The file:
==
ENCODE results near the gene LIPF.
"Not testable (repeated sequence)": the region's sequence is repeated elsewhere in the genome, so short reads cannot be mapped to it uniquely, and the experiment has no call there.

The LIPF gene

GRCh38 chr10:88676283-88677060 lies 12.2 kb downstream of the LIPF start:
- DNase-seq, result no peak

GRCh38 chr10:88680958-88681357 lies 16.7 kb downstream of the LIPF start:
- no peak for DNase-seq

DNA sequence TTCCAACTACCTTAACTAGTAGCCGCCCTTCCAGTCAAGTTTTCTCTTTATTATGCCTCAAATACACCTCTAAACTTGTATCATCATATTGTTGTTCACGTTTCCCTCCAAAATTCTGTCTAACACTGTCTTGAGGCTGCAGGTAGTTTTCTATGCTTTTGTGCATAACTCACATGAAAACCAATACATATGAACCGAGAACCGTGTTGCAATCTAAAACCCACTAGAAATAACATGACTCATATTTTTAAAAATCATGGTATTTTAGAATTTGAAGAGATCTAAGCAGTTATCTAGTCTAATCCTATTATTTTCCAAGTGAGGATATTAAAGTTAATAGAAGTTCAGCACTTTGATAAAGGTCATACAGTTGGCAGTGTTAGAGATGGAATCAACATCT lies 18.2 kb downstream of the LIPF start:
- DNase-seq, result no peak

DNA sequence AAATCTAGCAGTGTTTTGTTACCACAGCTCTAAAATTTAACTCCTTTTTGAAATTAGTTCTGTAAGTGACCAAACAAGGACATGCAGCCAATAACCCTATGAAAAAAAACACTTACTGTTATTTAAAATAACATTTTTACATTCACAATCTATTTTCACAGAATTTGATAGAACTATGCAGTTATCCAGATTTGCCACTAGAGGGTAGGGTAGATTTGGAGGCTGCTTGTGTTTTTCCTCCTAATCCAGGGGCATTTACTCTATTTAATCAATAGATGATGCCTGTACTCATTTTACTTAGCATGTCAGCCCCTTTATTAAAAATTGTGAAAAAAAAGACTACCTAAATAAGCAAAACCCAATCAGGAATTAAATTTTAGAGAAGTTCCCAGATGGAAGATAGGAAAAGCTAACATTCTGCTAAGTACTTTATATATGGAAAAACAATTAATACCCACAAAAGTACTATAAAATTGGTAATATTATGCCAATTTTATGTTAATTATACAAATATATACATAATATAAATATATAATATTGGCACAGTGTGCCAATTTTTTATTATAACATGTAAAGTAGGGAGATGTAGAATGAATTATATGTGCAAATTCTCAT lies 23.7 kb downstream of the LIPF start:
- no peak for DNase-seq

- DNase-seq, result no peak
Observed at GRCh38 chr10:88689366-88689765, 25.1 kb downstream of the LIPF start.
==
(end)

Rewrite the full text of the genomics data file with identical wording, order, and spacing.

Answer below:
ENCODE results near the gene LIPF.
"Not testable (repeated sequence)": the region's sequence is repeated elsewhere in the genome, so short reads cannot be mapped to it uniquely, and the experiment has no call there.

The LIPF gene

GRCh38 chr10:88676283-88677060 lies 12.2 kb downstream of the LIPF start:
- DNase-seq, result no peak

GRCh38 chr10:88680958-88681357 lies 16.7 kb downstream of the LIPF start:
- no peak for DNase-seq

DNA sequence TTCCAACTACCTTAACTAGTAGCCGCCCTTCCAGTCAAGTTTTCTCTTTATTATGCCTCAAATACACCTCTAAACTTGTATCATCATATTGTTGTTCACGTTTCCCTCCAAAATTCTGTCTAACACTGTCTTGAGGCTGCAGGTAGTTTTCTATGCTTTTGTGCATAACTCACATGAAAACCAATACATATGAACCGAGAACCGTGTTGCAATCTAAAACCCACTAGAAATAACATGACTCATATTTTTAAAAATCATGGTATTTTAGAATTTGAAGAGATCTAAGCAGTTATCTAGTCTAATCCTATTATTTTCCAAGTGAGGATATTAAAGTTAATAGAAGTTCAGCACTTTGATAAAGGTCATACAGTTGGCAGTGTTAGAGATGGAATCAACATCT lies 18.2 kb downstream of the LIPF start:
- DNase-seq, result no peak

DNA sequence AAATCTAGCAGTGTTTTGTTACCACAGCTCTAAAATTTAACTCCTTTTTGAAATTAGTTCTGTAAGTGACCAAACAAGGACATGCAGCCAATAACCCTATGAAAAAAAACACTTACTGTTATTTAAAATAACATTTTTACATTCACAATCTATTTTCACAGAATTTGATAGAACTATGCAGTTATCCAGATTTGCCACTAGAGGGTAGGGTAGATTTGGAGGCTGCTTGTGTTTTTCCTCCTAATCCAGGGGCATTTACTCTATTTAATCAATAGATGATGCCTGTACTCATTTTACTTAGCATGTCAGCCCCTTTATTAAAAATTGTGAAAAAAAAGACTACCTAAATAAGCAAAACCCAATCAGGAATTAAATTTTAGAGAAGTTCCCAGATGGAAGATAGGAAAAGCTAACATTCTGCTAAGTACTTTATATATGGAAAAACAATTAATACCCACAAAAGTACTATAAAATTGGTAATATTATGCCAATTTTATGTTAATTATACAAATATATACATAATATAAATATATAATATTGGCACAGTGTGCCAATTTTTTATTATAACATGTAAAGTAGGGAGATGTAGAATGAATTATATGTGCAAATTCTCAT lies 23.7 kb downstream of the LIPF start:
- no peak for DNase-seq

- DNase-seq, result no peak
Observed at GRCh38 chr10:88689366-88689765, 25.1 kb downstream of the LIPF start.